Fig. 5 shows a cell with a zinc plate 50, resin sheets 52 and 54, and cuprous hydroxide plate 56. vSheet 52 has a mobile zinc ion and sheet 54 has a mobile hydrogen ion. Plate S6 is copper with a hydroxided surface. The action is that the migrating zinc ions displace the hydrogen ions in sheet 54. The hydrogen ions combine with hydroxyl ions at the face of plate 56 to forrn water.

It will be apparent that the embodmentsshown are only exemplary and that various modifications can be made in materials, construction and arrangement within the scope of the invention as dened in the appended claim. A t

I claim:

A battery cell comprising in combination: rst and second electrode plates, the first plate being Zinc and the second plate being silver with a chlorized surface, and first, second, third, and fourth hydrated ion exchange resin sheets interposed between said plates, said rst sheet having mobile zinc ions, said second sheet having mobile hydrogen ions, said third sheet having mobile hydroxyl ions, and said fourth sheet having mobile chloride ions, said rst sheet having one side in contact with said zinc plate and the other side in contact with one side of said second sheet, said third sheet having one side in contact with the other side of said second sheet, said fourth sheet havingv one side in contact with the other side of said third sheet, the other side of said fourth sheet being in contact with the chlorized surface of said second plate.

References Cited in the le of this patent UNITED STATES PATENTS 2,166,179 Ruben July 18, 1939 2,403,567 Wales July 9, 1946 V2,607,809 Pitzer Aug. 19, 1952 2,636,851 Juda et al Apr. 28, 1953 2,696,513 Lehovec Dec. 7, 1954 2,700,063 Manecke Ian. 18, 1955 2,707,199 Ruben Apr. 26, 1955 2,747,009 Kirkwood et al. May 22, 1956 2,762,858 Wood Sept. 11, 1956

US2851510A 1955-11-30 1955-11-30 Solid battery Expired - Lifetime US2851510A (en)

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Cited By (10)

* Cited by examiner, † Cited by third party
Publication number Priority date Publication date Assignee Title
US2968688A (en) * 1958-04-10 1961-01-17 Gen Motors Corp Rain sensor
US3003012A (en) * 1958-07-10 1961-10-03 Electric Storage Battery Co Electric battery
US3015681A (en) * 1958-11-06 1962-01-02 Hamilton Watch Co Primary cell
US3067274A (en) * 1958-09-12 1962-12-04 Electric Storage Battery Co Deferred action battery
US3200014A (en) * 1962-02-14 1965-08-10 Roberts Alan King Auxiliary battery arrangement
US3236697A (en) * 1959-08-05 1966-02-22 Yardney International Corp Deferred-action battery
US3403054A (en) * 1961-08-18 1968-09-24 Gen Electric Fuel cell with ion-permeable membrane
US3480495A (en) * 1966-07-11 1969-11-25 Ionics Process for cementing ion-exchange material
US3483036A (en) * 1966-08-19 1969-12-09 Harry P Gregor Fuel cell with ion exchange electrolyte
US3522095A (en) * 1965-01-14 1970-07-28 Gen Electric Laminar membrane fuel cells and processes for their manufacture

Citations (9)

* Cited by examiner, † Cited by third party
Publication number Priority date Publication date Assignee Title
US2166179A (en) * 1935-03-14 1939-07-18 Ruben Samuel Film maintaining electrolyte
US2403567A (en) * 1942-01-13 1946-07-09 Jr Nathaniel B Wales Electrically energized fuse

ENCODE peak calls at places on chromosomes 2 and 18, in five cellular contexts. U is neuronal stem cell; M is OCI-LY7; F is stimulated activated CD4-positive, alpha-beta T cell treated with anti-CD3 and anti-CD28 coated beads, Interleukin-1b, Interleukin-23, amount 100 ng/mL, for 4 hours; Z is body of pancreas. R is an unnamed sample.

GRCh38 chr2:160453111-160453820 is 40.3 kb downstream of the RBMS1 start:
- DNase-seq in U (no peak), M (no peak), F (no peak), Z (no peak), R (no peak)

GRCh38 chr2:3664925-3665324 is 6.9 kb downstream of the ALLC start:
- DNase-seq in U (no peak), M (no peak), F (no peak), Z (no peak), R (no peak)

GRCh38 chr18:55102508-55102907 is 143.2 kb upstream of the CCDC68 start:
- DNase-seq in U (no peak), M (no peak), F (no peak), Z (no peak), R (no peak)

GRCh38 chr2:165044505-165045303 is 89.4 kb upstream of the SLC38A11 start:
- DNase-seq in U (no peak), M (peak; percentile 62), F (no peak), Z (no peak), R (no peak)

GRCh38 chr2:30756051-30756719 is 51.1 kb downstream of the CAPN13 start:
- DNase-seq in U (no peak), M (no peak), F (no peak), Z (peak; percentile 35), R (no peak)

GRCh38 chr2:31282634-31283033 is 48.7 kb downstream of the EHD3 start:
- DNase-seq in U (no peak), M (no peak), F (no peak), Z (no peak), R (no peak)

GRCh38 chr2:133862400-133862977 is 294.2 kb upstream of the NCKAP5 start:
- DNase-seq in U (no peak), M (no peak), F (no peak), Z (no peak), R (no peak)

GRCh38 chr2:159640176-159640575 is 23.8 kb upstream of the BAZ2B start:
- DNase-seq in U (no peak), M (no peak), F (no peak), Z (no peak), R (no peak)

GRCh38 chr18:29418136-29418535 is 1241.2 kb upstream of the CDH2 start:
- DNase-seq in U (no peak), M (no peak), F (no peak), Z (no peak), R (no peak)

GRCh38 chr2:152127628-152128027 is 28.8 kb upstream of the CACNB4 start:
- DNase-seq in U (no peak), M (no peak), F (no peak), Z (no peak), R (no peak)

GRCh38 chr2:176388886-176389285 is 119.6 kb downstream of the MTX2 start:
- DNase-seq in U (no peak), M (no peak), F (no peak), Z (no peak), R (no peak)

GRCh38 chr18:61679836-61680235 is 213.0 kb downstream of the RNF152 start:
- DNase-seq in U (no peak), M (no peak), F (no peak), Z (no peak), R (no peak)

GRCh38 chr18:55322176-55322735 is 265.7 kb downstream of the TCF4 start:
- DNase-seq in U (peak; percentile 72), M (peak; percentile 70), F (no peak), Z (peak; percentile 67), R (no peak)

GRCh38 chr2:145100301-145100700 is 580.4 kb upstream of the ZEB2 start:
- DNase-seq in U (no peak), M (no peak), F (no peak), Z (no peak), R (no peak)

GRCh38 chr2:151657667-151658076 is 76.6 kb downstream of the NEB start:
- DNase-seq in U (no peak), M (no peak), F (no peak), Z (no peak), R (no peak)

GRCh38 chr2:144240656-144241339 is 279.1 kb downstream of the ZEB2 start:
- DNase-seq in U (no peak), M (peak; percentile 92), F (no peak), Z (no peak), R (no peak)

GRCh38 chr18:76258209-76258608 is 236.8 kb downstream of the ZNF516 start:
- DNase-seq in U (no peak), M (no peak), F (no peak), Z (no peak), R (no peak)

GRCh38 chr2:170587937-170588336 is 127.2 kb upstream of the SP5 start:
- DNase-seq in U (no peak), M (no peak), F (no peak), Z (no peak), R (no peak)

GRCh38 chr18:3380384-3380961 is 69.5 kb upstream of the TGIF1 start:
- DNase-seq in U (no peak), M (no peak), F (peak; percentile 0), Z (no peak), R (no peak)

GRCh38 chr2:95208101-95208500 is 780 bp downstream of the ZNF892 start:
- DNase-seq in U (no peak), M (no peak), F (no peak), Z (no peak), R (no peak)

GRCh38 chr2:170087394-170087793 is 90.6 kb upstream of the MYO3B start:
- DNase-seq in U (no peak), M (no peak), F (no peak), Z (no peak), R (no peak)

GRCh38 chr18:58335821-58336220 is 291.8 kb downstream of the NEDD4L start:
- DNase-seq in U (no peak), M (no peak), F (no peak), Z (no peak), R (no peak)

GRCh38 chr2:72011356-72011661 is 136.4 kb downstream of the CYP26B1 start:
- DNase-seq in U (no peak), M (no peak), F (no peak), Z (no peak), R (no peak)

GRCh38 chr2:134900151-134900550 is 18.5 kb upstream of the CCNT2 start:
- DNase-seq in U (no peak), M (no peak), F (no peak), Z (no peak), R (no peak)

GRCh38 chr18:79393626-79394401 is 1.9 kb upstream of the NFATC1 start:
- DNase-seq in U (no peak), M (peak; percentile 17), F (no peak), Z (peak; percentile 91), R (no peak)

US2607809A (en) * 1949-01-11 1952-08-19 Edgar C Pitzer Dry cell assembly
US2636851A (en) * 1949-07-09 1953-04-28 Ionics Ion-exchange materials and method of making and using the same
US2696513A (en) * 1953-07-01 1954-12-07 Sprague Electric Co Solid state battery
US2700063A (en) * 1952-01-25 1955-01-18 Manecke George Source of current
US2707199A (en) * 1954-01-04 1955-04-26 Ruben Samuel Potential producing cell and high voltage pile
US2747009A (en) * 1954-01-20 1956-05-22 Kellogg M W Co Stable voltaic cells
US2762858A (en) * 1954-11-18 1956-09-11 Reuben E Wood Punched-cell wax electrolyte batteries

Patent Citations (9)

* Cited by examiner, † Cited by third party
Publication number Priority date Publication date Assignee Title
US2166179A (en) * 1935-03-14 1939-07-18 Ruben Samuel Film maintaining electrolyte
US2403567A (en) * 1942-01-13 1946-07-09 Jr Nathaniel B Wales Electrically energized fuse
US2607809A (en) * 1949-01-11 1952-08-19 Edgar C Pitzer Dry cell assembly
US2636851A (en) * 1949-07-09 1953-04-28 Ionics Ion-exchange materials and method of making and using the same
US2700063A (en) * 1952-01-25 1955-01-18 Manecke George Source of current
US2696513A (en) * 1953-07-01 1954-12-07 Sprague Electric Co Solid state battery
US2707199A (en) * 1954-01-04 1955-04-26 Ruben Samuel Potential producing cell and high voltage pile
US2747009A (en) * 1954-01-20 1956-05-22 Kellogg M W Co Stable voltaic cells
US2762858A (en) * 1954-11-18 1956-09-11 Reuben E Wood Punched-cell wax electrolyte batteries

Cited By (10)

* Cited by examiner, † Cited by third party
Publication number Priority date Publication date Assignee Title
US2968688A (en) * 1958-04-10 1961-01-17 Gen Motors Corp Rain sensor
US3003012A (en) * 1958-07-10 1961-10-03 Electric Storage Battery Co Electric battery
US3067274A (en) * 1958-09-12 1962-12-04 Electric Storage Battery Co Deferred action battery
US3015681A (en) * 1958-11-06 1962-01-02 Hamilton Watch Co Primary cell
US3236697A (en) * 1959-08-05 1966-02-22 Yardney International Corp Deferred-action battery
US3403054A (en) * 1961-08-18 1968-09-24 Gen Electric Fuel cell with ion-permeable membrane
US3200014A (en) * 1962-02-14 1965-08-10 Roberts Alan King Auxiliary battery arrangement
US3522095A (en) * 1965-01-14 1970-07-28 Gen Electric Laminar membrane fuel cells and processes for their manufacture
US3480495A (en) * 1966-07-11 1969-11-25 Ionics Process for cementing ion-exchange material
US3483036A (en) * 1966-08-19 1969-12-09 Harry P Gregor Fuel cell with ion exchange electrolyte